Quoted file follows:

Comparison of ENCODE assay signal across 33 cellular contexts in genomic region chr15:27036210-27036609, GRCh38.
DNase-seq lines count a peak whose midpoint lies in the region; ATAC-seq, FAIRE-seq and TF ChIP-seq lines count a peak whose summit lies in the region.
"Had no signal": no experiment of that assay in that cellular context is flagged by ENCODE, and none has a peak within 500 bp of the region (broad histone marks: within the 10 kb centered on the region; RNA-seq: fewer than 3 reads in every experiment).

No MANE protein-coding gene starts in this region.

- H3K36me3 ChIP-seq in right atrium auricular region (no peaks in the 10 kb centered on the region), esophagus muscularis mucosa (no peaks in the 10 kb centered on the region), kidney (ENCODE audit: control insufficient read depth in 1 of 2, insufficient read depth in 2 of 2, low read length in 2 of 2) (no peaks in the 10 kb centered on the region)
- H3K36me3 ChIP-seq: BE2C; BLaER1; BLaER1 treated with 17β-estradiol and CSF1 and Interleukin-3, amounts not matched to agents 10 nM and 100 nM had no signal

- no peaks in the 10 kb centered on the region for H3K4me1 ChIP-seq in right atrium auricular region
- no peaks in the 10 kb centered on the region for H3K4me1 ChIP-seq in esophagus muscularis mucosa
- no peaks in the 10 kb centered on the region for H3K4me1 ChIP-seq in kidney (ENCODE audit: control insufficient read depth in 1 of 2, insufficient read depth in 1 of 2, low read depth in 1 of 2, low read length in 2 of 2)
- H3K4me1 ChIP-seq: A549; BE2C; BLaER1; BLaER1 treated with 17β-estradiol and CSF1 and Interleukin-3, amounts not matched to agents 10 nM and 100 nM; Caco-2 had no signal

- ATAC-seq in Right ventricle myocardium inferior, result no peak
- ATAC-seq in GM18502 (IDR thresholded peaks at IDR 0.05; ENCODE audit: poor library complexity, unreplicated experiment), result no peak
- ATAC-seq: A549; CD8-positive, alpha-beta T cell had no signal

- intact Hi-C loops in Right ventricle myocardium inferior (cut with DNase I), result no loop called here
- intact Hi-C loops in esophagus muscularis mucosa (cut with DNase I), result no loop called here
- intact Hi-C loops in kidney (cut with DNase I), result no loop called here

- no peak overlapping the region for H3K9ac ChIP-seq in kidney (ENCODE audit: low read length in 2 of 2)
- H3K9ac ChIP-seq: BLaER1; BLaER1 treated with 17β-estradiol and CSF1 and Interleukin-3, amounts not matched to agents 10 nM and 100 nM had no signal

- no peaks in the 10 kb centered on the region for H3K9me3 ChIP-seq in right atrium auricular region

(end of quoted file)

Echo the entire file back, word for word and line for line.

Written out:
Comparison of ENCODE assay signal across 33 cellular contexts in genomic region chr15:27036210-27036609, GRCh38.
DNase-seq lines count a peak whose midpoint lies in the region; ATAC-seq, FAIRE-seq and TF ChIP-seq lines count a peak whose summit lies in the region.
"Had no signal": no experiment of that assay in that cellular context is flagged by ENCODE, and none has a peak within 500 bp of the region (broad histone marks: within the 10 kb centered on the region; RNA-seq: fewer than 3 reads in every experiment).

No MANE protein-coding gene starts in this region.

- H3K36me3 ChIP-seq in right atrium auricular region (no peaks in the 10 kb centered on the region), esophagus muscularis mucosa (no peaks in the 10 kb centered on the region), kidney (ENCODE audit: control insufficient read depth in 1 of 2, insufficient read depth in 2 of 2, low read length in 2 of 2) (no peaks in the 10 kb centered on the region)
- H3K36me3 ChIP-seq: BE2C; BLaER1; BLaER1 treated with 17β-estradiol and CSF1 and Interleukin-3, amounts not matched to agents 10 nM and 100 nM had no signal

- no peaks in the 10 kb centered on the region for H3K4me1 ChIP-seq in right atrium auricular region
- no peaks in the 10 kb centered on the region for H3K4me1 ChIP-seq in esophagus muscularis mucosa
- no peaks in the 10 kb centered on the region for H3K4me1 ChIP-seq in kidney (ENCODE audit: control insufficient read depth in 1 of 2, insufficient read depth in 1 of 2, low read depth in 1 of 2, low read length in 2 of 2)
- H3K4me1 ChIP-seq: A549; BE2C; BLaER1; BLaER1 treated with 17β-estradiol and CSF1 and Interleukin-3, amounts not matched to agents 10 nM and 100 nM; Caco-2 had no signal

- ATAC-seq in Right ventricle myocardium inferior, result no peak
- ATAC-seq in GM18502 (IDR thresholded peaks at IDR 0.05; ENCODE audit: poor library complexity, unreplicated experiment), result no peak
- ATAC-seq: A549; CD8-positive, alpha-beta T cell had no signal

- intact Hi-C loops in Right ventricle myocardium inferior (cut with DNase I), result no loop called here
- intact Hi-C loops in esophagus muscularis mucosa (cut with DNase I), result no loop called here
- intact Hi-C loops in kidney (cut with DNase I), result no loop called here

- no peak overlapping the region for H3K9ac ChIP-seq in kidney (ENCODE audit: low read length in 2 of 2)
- H3K9ac ChIP-seq: BLaER1; BLaER1 treated with 17β-estradiol and CSF1 and Interleukin-3, amounts not matched to agents 10 nM and 100 nM had no signal

- no peaks in the 10 kb centered on the region for H3K9me3 ChIP-seq in right atrium auricular region